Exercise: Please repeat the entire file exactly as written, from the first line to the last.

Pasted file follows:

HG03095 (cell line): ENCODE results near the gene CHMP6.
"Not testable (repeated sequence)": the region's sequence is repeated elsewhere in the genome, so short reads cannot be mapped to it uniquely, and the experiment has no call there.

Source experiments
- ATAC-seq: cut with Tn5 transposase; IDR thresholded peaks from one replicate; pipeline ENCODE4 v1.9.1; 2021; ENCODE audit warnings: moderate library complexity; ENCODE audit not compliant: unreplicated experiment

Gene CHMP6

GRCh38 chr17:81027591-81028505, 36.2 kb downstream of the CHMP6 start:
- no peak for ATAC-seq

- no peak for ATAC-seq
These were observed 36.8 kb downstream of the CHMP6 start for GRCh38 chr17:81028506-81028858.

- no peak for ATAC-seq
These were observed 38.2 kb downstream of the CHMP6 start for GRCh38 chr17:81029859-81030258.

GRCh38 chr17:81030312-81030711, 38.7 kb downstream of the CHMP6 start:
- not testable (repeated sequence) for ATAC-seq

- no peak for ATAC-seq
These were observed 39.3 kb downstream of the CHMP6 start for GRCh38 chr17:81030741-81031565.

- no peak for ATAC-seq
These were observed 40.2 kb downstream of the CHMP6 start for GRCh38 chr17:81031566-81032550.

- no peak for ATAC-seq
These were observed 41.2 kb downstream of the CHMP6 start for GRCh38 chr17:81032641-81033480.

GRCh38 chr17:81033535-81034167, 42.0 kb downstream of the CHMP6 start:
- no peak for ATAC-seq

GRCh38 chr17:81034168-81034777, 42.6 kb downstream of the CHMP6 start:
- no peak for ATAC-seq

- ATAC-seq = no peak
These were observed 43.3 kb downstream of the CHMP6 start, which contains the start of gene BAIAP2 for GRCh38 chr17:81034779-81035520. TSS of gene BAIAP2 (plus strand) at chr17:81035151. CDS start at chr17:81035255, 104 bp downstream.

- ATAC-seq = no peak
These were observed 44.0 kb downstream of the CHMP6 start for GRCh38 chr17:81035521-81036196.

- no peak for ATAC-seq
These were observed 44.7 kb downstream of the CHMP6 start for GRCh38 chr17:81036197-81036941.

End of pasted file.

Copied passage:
HG03095 (cell line): ENCODE results near the gene CHMP6.
"Not testable (repeated sequence)": the region's sequence is repeated elsewhere in the genome, so short reads cannot be mapped to it uniquely, and the experiment has no call there.

Source experiments
- ATAC-seq: cut with Tn5 transposase; IDR thresholded peaks from one replicate; pipeline ENCODE4 v1.9.1; 2021; ENCODE audit warnings: moderate library complexity; ENCODE audit not compliant: unreplicated experiment

Gene CHMP6

GRCh38 chr17:81027591-81028505, 36.2 kb downstream of the CHMP6 start:
- no peak for ATAC-seq

- no peak for ATAC-seq
These were observed 36.8 kb downstream of the CHMP6 start for GRCh38 chr17:81028506-81028858.

- no peak for ATAC-seq
These were observed 38.2 kb downstream of the CHMP6 start for GRCh38 chr17:81029859-81030258.

GRCh38 chr17:81030312-81030711, 38.7 kb downstream of the CHMP6 start:
- not testable (repeated sequence) for ATAC-seq

- no peak for ATAC-seq
These were observed 39.3 kb downstream of the CHMP6 start for GRCh38 chr17:81030741-81031565.

- no peak for ATAC-seq
These were observed 40.2 kb downstream of the CHMP6 start for GRCh38 chr17:81031566-81032550.

- no peak for ATAC-seq
These were observed 41.2 kb downstream of the CHMP6 start for GRCh38 chr17:81032641-81033480.

GRCh38 chr17:81033535-81034167, 42.0 kb downstream of the CHMP6 start:
- no peak for ATAC-seq

GRCh38 chr17:81034168-81034777, 42.6 kb downstream of the CHMP6 start:
- no peak for ATAC-seq

- ATAC-seq = no peak
These were observed 43.3 kb downstream of the CHMP6 start, which contains the start of gene BAIAP2 for GRCh38 chr17:81034779-81035520. TSS of gene BAIAP2 (plus strand) at chr17:81035151. CDS start at chr17:81035255, 104 bp downstream.

- ATAC-seq = no peak
These were observed 44.0 kb downstream of the CHMP6 start for GRCh38 chr17:81035521-81036196.

- no peak for ATAC-seq
These were observed 44.7 kb downstream of the CHMP6 start for GRCh38 chr17:81036197-81036941.